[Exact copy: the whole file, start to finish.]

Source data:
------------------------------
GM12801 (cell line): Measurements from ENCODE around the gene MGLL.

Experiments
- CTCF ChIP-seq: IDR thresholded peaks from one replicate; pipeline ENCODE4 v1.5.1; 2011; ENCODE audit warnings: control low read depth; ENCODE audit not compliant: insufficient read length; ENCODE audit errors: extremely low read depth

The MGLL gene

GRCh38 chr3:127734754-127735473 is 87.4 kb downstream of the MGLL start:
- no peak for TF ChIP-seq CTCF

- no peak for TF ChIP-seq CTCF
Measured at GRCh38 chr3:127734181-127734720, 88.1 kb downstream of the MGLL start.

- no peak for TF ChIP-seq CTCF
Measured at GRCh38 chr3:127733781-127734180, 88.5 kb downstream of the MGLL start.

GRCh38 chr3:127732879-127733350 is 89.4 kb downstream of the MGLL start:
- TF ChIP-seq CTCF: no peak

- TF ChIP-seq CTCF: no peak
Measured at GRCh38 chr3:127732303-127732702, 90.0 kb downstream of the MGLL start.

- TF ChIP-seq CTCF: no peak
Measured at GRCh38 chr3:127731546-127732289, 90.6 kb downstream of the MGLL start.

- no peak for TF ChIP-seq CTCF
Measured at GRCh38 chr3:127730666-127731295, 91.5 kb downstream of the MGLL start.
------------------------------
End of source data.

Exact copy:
GM12801 (cell line): Measurements from ENCODE around the gene MGLL.

Experiments
- CTCF ChIP-seq: IDR thresholded peaks from one replicate; pipeline ENCODE4 v1.5.1; 2011; ENCODE audit warnings: control low read depth; ENCODE audit not compliant: insufficient read length; ENCODE audit errors: extremely low read depth

The MGLL gene

GRCh38 chr3:127734754-127735473 is 87.4 kb downstream of the MGLL start:
- no peak for TF ChIP-seq CTCF

- no peak for TF ChIP-seq CTCF
Measured at GRCh38 chr3:127734181-127734720, 88.1 kb downstream of the MGLL start.

- no peak for TF ChIP-seq CTCF
Measured at GRCh38 chr3:127733781-127734180, 88.5 kb downstream of the MGLL start.

GRCh38 chr3:127732879-127733350 is 89.4 kb downstream of the MGLL start:
- TF ChIP-seq CTCF: no peak

- TF ChIP-seq CTCF: no peak
Measured at GRCh38 chr3:127732303-127732702, 90.0 kb downstream of the MGLL start.

- TF ChIP-seq CTCF: no peak
Measured at GRCh38 chr3:127731546-127732289, 90.6 kb downstream of the MGLL start.

- no peak for TF ChIP-seq CTCF
Measured at GRCh38 chr3:127730666-127731295, 91.5 kb downstream of the MGLL start.